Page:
Rogers Centre (Skydome) - Toronto, Canada

Being a Traveller: At Home

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The cold brings the quiet. The clouds bring a certain calm. It’s a familiar feeling, comforting even. Exactly one month ago, I returned to Toronto. I wasn’t sure of how I would feel when I returned, considering that the last time I returned, I fell into a phase that could only be called PTSD: Post Travelling Stress Disorder. When I returned from Sweden, it was accompanied by the fact that it was my first time leaving North America and truly living on my own. The adventures that I had there are still fresh in my mind even today, so when I returned to Toronto last year, I was emotionally drained. I wanted to get the hell out; not because Toronto is a bad city, and not because I didn’t have any friends, but because I wanted to see more.

Well, I saw more. I had some downs, but mostly ups. The second time living abroad matured me. I learned of some crushing realities about living alone in a different country, learned more about culture, learned a new language, and learned not to take everything so damn seriously. It was after this time that I felt I could finally return to my home and not feel so lost. As much as I liked my time in Belgium, Spain and Peru, I was excited to return to Toronto.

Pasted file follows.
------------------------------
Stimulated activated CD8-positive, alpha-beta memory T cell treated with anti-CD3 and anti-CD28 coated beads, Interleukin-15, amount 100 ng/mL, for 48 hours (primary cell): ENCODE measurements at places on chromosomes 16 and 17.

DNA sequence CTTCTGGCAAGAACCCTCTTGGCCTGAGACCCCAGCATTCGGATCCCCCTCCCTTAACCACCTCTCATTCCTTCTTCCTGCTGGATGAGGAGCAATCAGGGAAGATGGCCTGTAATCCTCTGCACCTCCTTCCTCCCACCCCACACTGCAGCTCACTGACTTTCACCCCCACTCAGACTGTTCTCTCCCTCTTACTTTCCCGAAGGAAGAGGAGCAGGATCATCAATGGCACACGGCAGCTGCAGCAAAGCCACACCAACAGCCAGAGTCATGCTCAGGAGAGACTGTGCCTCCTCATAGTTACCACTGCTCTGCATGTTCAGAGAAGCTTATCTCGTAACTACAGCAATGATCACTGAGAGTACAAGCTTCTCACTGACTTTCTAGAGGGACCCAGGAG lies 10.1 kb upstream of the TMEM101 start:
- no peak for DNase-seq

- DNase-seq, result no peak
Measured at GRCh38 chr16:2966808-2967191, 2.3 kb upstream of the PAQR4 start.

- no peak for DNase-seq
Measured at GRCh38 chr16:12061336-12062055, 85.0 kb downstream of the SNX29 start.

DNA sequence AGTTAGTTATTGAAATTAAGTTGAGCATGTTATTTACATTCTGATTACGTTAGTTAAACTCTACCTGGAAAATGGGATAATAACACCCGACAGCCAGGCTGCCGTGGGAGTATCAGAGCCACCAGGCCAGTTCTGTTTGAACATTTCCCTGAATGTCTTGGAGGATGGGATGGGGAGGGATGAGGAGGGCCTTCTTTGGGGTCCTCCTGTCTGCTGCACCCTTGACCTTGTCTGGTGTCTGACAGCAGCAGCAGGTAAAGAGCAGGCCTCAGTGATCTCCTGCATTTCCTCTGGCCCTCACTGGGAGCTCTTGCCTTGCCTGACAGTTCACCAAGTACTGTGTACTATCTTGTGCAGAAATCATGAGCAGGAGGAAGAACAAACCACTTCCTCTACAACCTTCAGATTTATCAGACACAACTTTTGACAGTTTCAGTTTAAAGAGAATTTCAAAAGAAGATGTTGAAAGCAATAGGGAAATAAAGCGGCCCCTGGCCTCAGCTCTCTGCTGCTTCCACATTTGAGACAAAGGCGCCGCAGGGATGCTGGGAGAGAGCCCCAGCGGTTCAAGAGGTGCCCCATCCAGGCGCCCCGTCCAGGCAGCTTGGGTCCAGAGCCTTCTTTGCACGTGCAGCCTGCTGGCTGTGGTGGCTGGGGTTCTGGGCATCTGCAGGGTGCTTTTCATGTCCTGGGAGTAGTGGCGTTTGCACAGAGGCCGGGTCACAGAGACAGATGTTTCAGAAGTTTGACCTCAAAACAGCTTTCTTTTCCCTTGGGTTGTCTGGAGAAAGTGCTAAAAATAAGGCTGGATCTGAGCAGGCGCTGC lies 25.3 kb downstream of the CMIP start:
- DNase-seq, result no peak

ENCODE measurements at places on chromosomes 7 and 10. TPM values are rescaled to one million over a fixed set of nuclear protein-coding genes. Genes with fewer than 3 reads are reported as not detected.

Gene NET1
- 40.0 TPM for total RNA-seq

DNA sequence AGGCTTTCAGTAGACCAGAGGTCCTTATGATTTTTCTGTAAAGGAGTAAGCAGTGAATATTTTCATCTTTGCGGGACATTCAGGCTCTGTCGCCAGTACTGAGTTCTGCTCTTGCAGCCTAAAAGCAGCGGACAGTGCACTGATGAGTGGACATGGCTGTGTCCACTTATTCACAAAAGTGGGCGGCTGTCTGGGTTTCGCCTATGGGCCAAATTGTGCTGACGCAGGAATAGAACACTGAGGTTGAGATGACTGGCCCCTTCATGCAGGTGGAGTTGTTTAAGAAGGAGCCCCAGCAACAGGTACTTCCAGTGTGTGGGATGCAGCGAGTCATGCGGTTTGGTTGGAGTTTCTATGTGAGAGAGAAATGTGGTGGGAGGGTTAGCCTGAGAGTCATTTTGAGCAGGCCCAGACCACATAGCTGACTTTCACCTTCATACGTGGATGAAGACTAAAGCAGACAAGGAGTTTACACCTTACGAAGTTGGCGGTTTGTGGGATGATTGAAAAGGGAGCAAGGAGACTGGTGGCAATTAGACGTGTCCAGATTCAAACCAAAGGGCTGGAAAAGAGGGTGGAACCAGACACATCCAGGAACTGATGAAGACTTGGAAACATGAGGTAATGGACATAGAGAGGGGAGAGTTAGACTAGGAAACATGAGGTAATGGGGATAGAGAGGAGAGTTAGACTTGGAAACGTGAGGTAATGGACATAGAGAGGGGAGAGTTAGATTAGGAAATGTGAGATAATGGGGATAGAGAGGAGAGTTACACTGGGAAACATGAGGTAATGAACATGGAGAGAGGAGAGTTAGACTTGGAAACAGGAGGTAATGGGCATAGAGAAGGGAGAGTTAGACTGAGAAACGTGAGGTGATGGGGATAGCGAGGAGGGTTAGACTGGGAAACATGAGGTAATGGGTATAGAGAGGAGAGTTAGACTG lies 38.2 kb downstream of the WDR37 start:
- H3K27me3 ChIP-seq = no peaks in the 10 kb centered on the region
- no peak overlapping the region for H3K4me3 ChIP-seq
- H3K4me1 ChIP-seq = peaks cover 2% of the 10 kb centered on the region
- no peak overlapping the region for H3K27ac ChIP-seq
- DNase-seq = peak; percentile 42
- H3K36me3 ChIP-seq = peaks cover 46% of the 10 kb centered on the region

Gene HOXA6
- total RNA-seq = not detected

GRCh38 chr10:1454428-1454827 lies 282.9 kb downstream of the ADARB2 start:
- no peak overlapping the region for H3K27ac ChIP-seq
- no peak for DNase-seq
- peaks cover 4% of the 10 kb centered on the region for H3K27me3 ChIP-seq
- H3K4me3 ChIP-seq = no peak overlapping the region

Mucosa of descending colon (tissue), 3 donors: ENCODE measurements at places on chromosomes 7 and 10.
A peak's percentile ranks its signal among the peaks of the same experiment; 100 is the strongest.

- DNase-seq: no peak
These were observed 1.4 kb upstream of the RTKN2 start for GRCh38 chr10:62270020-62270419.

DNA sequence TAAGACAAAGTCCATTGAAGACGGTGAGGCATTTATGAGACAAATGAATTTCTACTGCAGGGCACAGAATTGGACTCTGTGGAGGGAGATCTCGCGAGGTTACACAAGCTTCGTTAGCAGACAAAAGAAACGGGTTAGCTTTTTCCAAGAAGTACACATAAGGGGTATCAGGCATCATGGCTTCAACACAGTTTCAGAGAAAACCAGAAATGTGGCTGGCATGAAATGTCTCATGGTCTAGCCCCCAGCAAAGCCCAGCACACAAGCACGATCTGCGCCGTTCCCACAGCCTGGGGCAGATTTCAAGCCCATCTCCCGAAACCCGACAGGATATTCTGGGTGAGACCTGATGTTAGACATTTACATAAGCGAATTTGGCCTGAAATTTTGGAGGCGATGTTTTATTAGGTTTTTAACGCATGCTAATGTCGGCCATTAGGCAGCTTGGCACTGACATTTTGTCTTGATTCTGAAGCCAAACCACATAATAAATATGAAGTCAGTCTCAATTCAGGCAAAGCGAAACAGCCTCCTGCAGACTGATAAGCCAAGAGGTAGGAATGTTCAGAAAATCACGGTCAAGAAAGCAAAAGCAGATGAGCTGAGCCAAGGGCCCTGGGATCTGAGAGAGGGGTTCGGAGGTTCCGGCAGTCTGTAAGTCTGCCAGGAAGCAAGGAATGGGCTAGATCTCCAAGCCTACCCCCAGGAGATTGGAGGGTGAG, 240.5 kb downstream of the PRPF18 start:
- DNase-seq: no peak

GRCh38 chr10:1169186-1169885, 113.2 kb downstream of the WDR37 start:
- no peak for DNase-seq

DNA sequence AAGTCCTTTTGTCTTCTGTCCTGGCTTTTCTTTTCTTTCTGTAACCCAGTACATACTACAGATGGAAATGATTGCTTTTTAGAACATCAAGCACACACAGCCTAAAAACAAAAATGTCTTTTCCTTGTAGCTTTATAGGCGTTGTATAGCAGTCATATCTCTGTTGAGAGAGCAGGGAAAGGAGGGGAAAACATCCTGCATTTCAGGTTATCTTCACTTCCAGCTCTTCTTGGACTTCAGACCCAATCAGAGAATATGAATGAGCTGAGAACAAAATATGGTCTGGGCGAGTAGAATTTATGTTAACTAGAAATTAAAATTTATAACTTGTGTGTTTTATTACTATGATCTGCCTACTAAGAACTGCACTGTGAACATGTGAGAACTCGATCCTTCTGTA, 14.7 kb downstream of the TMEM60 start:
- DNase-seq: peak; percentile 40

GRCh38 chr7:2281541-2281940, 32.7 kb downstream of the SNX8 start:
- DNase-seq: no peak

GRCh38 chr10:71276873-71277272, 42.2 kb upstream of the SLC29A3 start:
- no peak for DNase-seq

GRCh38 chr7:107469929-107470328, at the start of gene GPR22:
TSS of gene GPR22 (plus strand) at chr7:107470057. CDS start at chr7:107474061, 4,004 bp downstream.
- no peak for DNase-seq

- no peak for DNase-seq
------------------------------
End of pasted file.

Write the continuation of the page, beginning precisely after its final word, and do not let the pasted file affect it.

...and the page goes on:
That excitement though, like the spark of a budding relationship, is starting to fade. But just like any mature relationship, that spark is turning into a subtle appreciation and comfort. I’m settling back in, with a new head on my shoulders. I’m here to finish the job and I’m excited.

A question I get asked frequently is if the travel bug is gone.

The answer is: not really.

It doesn’t help that my Facebook newsfeed is filled with deals from Toronto to Vancouver for $350 or New York to Colombia for $300. It doesn’t help that I still keep in contact with many of the friends I made abroad. It doesn’t help that every time I look at old photos from my time abroad, I start to get a bit emotional. None of that helps with the travel bug, but why would you want to be helped from it? The travel bug pushed me into a new realm of thought and self-acceptance, not to mention some crazy stories.

All-in-all, I am home. On one side, I feel that subtle appreciation and comfort, despite the timidly cold winter. On the other side, I am already planning my next trip. It could be next month, it could be next year, but I’m planning it, even if my mind doesn’t know it.